In fact, a main reason for his Biking for Baseball journey -- one that has taken him from Seattle through the mountains and snowbanks of Colorado and into the Florida heat -- is to spread the word that a simple game of catch with a mentor can make a big difference in a child's life.
"Mentally, it can be tough, but the kids you are helping can't get away from it, and that is what fuels the fire," Stoltz said.
Financing the six-month road trip with money he saved and working with a $15-a-day budget, Stoltz has crashed on couches with friends, enjoyed the hospitality of strangers and sometimes used the tent he has attached to his bike rack with a bungee cord.
Meeting new people and bonding over his love for baseball and helping children has been an especially gratifying aspect of his trip.
"One of the coolest parts about this is that I get to meet baseball fans from all over. For me it's just fun, because when it comes down to it, I am just a casual fan with a passion for the game," he said over lunch in an MLBPA conference room. "Kindness is what has made this trip possible."
To that end, Stoltz said he's received support from Major Leaguers including Josh Reddick, Max Scherzer and Adam Wainwright, and former Major Leaguer Eric Byrnes. Reddick donated game-used gear to be auctioned for the cause. Scherzer provided tickets and attended clinics for Biking for Baseball, and his wife, Erica, serves on the board of directors. Wainwright provided tickets in St. Louis. Most recently, Byrnes met with Stoltz in New York and offered to finance any hotel expense on the rest of the journey.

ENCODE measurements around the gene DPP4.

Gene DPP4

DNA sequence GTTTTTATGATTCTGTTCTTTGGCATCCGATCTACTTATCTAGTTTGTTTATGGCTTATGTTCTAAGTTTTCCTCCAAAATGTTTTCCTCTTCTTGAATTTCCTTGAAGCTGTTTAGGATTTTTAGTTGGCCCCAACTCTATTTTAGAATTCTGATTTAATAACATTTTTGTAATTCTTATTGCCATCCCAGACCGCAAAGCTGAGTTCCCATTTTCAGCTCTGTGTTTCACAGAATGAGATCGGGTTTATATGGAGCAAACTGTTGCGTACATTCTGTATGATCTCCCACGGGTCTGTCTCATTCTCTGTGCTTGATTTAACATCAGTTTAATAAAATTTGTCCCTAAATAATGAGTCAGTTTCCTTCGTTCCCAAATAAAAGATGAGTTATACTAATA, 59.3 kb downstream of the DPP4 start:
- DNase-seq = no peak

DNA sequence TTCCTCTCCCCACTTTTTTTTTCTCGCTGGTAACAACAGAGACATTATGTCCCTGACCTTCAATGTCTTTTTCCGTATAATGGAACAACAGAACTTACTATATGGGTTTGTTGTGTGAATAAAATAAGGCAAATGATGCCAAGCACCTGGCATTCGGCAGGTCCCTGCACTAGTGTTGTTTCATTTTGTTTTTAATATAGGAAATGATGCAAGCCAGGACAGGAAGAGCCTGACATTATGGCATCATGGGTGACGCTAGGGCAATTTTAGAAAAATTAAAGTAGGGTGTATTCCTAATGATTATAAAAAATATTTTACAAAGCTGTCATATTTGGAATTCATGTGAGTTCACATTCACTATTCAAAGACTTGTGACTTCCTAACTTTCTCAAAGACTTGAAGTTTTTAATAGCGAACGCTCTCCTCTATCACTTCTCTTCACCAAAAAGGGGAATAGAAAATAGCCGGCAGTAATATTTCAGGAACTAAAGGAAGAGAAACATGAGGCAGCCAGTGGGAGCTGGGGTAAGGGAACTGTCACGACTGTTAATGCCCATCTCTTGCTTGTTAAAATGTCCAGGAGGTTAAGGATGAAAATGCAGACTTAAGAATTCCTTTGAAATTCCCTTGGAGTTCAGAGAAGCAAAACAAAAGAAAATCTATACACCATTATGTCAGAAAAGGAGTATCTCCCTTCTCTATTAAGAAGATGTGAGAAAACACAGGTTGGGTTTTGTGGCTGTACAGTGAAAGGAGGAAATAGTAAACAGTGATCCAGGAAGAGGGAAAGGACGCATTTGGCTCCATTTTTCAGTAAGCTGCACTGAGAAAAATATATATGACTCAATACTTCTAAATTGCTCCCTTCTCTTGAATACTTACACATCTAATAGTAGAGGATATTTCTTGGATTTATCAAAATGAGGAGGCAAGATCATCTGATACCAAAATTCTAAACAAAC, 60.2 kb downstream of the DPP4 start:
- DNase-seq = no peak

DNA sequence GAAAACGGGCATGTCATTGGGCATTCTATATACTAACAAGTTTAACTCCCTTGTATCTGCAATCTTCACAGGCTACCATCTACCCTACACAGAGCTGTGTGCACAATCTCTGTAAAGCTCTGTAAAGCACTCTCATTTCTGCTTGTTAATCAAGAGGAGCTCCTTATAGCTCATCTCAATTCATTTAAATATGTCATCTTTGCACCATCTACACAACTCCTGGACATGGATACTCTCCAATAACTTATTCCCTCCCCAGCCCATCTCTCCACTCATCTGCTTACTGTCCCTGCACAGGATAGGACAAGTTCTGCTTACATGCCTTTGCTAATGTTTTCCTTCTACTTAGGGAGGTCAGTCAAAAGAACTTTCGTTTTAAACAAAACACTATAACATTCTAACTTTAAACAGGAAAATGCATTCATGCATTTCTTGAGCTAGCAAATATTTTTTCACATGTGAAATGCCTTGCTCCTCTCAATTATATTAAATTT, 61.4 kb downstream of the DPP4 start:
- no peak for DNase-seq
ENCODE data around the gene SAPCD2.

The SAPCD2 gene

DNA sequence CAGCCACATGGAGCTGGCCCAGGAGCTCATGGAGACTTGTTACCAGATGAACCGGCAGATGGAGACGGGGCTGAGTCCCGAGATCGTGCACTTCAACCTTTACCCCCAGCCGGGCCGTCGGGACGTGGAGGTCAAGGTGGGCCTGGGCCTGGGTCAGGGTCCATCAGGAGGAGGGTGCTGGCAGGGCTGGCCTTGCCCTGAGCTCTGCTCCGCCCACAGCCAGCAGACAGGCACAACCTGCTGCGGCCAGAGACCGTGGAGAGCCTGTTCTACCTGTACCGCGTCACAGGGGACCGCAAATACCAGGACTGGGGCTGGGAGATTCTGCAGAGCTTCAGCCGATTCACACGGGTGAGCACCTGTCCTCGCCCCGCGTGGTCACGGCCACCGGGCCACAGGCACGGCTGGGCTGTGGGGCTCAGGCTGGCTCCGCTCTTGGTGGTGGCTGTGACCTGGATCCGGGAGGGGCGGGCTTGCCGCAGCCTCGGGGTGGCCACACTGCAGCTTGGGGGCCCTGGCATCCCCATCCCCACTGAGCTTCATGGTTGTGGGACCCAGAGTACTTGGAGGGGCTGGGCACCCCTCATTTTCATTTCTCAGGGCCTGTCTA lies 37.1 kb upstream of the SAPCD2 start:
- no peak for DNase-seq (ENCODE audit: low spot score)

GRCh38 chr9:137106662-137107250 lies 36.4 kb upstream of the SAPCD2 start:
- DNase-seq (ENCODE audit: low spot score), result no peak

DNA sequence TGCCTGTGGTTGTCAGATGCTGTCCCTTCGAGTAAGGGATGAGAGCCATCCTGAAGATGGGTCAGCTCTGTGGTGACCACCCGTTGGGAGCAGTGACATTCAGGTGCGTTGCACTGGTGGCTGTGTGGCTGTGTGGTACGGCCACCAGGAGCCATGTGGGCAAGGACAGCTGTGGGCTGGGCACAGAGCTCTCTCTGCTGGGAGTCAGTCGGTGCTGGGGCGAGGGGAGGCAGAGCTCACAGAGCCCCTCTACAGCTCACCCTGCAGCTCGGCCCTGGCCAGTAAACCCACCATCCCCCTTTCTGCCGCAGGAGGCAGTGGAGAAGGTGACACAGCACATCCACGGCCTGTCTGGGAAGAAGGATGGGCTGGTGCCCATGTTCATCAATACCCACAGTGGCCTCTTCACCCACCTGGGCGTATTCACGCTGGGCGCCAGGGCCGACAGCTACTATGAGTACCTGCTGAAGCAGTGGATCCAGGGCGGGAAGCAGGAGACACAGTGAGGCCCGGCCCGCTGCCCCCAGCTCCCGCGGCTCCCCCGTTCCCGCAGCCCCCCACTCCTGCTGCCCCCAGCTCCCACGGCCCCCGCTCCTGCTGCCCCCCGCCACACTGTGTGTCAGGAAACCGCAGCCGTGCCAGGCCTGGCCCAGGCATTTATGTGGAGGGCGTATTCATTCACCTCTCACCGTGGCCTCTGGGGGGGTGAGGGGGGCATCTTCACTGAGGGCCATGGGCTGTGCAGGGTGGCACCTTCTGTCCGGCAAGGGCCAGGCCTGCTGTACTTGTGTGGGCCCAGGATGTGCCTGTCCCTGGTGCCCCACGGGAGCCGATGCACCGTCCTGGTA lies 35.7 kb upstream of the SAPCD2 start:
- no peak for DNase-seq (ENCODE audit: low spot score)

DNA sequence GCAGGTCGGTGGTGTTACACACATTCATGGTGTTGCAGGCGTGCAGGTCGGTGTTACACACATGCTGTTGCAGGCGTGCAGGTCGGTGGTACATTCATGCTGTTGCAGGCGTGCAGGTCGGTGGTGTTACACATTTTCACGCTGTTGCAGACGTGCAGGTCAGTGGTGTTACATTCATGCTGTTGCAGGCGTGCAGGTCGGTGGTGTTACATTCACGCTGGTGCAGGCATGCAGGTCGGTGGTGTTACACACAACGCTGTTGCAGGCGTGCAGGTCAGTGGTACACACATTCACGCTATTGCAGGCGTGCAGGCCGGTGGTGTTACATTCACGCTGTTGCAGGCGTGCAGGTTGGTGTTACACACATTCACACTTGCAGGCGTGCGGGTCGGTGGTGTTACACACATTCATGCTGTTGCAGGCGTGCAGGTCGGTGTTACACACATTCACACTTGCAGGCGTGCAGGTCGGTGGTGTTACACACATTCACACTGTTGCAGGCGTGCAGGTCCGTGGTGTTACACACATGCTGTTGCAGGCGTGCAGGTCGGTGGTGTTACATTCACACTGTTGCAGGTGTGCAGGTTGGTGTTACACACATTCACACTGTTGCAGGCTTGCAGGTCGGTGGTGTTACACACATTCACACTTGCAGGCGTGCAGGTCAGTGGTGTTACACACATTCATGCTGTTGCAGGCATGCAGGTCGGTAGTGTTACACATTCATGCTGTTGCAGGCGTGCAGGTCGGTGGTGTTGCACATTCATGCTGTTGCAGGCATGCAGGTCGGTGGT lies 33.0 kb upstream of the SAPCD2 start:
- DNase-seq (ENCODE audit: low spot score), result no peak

On Tuesday, the Players Trust donated autographed baseballs to be auctioned off for Biking for Baseball, and provided Stoltz with a Players Trust T-shirt.
The Players Association staffers also learned that this isn't Stoltz's first charitable journey. He once biked 1,600 miles from Wisconsin to Florida to raise money for sporting equipment for youth in developing countries, and it was during his six-month tenure in Kenya that he decided to pursue Biking for Baseball.
Stoltz said he has raised $20,140 for Big Brothers Big Sisters of Greater Milwaukee so far during his Biking for Baseball tour. He was scheduled to leave for Boston on Wednesday.
"I'm used to being called crazy," he said. "In fact, I have embraced the title crazy. You need to be crazy a little bit in life to take on a challenge like this, but in the end it's all worth being called crazy."
To view Matt's travel map, a live tracker of Matt's road trip, and to donate to his cause, please visit https://www.bikingforbaseball.org/.
Be sure to follow Matt's journey on Twitter, Facebook and Instagram.